Data modeling methods allow companies to make predictions about online users’ personal attributes, psychological profiles, and behaviors. Companies draw from an expanding arsenal of advertising technology to identify, profile, and segment consumers into highly granular categories. They can then exclude or target individuals and groups and engage with them across multiple websites and devices. This hyperpersonalized approach to data analysis allows companies to maximize engagement — and profit. However, this business model also leads to discrimination, disparate treatment, and inequitable outcomes. Learn more >

Artificial intelligence (AI) and manipulating the subconscious

In recent years, the advertising industry has drawn from methods typically used by scientists to research, diagnose and treat illnesses and adapted them for marketing purposes. This technique taps into consumer emotions to foster brand engagement. Through the use of artificial intelligence, machine learning, and the latest insights from behavioral economics, companies have created a host of techniques to maximize their ability to influence consumer behaviors. The goal is to penetrate both the conscious and subconscious mind to better understand the brain’s response to advertising in hopes of circumventing rational decision-making among consumers. Doing so allows marketers to foster impulsive purchases of sugar-sweetened beverages and foods that are high in sugar, salt, and fats. Learn more >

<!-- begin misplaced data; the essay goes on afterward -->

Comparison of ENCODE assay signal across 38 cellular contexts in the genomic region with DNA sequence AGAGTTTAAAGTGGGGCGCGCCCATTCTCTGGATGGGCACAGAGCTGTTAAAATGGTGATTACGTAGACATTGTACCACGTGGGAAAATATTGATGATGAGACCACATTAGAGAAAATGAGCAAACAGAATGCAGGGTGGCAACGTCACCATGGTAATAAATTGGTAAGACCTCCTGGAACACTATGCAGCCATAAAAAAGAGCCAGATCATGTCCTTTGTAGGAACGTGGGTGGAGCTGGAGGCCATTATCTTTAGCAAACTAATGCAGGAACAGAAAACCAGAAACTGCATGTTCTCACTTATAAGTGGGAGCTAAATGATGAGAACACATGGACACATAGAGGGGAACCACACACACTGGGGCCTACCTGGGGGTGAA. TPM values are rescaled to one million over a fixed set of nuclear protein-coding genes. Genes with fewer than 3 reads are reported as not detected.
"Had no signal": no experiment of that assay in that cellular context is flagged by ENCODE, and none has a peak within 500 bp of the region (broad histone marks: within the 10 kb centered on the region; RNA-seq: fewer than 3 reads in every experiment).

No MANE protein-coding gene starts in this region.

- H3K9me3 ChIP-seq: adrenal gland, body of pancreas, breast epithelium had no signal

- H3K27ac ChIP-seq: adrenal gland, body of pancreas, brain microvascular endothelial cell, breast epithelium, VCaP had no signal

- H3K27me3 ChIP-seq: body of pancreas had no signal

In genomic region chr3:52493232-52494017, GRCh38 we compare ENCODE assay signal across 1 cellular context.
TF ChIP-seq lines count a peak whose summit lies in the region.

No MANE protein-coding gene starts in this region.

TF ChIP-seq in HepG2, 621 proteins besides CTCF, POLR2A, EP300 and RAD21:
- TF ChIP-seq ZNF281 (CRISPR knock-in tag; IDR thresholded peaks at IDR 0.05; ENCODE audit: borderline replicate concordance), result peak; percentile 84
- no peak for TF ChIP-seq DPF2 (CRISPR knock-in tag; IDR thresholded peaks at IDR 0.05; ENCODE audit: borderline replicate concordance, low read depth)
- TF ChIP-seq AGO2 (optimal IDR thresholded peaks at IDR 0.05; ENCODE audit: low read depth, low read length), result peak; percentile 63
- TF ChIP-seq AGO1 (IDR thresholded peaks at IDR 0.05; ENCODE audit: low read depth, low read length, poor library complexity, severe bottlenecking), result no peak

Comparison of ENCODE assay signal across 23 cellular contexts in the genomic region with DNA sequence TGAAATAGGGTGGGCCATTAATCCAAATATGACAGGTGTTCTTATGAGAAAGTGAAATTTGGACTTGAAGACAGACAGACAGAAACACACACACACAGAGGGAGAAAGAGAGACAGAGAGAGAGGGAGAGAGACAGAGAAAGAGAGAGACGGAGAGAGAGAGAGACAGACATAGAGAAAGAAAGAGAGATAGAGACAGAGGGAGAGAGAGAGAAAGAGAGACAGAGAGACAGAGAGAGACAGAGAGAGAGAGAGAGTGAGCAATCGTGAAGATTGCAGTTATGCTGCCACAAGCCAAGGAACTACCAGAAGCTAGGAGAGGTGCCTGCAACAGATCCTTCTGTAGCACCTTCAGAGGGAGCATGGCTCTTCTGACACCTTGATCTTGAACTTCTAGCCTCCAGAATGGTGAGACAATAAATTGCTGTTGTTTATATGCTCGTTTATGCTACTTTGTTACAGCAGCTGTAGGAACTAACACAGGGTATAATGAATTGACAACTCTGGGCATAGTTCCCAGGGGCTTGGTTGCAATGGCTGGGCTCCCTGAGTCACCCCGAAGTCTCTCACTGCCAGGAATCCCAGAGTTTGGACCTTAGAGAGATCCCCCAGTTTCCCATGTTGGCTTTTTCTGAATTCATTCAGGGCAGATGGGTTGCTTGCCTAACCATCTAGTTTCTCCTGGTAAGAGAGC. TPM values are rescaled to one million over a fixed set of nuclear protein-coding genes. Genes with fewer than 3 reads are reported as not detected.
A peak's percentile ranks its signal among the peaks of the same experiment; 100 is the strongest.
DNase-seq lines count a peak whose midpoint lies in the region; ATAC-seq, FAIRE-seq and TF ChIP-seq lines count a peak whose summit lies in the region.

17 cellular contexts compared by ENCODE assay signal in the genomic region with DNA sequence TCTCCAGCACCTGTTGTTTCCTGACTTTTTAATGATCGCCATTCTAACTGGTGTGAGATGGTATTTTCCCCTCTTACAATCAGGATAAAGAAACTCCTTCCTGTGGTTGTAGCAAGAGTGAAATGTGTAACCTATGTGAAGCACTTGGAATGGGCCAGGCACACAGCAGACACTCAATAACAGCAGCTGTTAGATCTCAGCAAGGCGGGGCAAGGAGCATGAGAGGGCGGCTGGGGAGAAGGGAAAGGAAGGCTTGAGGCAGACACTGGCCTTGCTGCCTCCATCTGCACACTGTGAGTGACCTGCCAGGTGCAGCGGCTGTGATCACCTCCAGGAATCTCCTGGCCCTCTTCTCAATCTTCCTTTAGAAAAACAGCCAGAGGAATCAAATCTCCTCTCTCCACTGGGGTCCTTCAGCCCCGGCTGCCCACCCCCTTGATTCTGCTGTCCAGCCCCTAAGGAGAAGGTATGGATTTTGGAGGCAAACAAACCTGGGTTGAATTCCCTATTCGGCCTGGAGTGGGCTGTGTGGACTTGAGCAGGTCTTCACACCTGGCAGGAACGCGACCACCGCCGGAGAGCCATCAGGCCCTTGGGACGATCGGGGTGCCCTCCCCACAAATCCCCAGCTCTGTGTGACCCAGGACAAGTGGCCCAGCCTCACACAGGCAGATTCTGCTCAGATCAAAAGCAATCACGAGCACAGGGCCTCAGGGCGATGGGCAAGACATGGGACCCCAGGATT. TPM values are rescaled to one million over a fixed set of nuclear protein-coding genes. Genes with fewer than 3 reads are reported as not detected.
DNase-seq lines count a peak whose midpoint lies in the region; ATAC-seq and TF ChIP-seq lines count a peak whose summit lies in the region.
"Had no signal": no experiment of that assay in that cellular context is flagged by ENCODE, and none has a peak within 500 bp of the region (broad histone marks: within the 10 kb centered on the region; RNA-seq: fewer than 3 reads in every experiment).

Real-time, location-based, and mobile targeting

Through real-time testing and measurement, advertisers can determine how a marketing campaign or e-commerce practice affects consumer purchasing behavior, enabling companies to maximize and fine tune their techniques with unprecedented precision on an ongoing basis. Coupled with geolocation technologies and near-ubiquity of mobile devices (more than 240 million people use smartphones in the U.S. alone), marketers have extraordinary ability to track young people’s movements and activities throughout their daily lives. For example, fast-food restaurants can deliver coupons to student cell phones, enticing them with offers for free food as they leave school, and soda companies can precisely target neighborhoods where young people are more likely to buy full-calorie soft drinks. Learn more >

Infiltrating social networks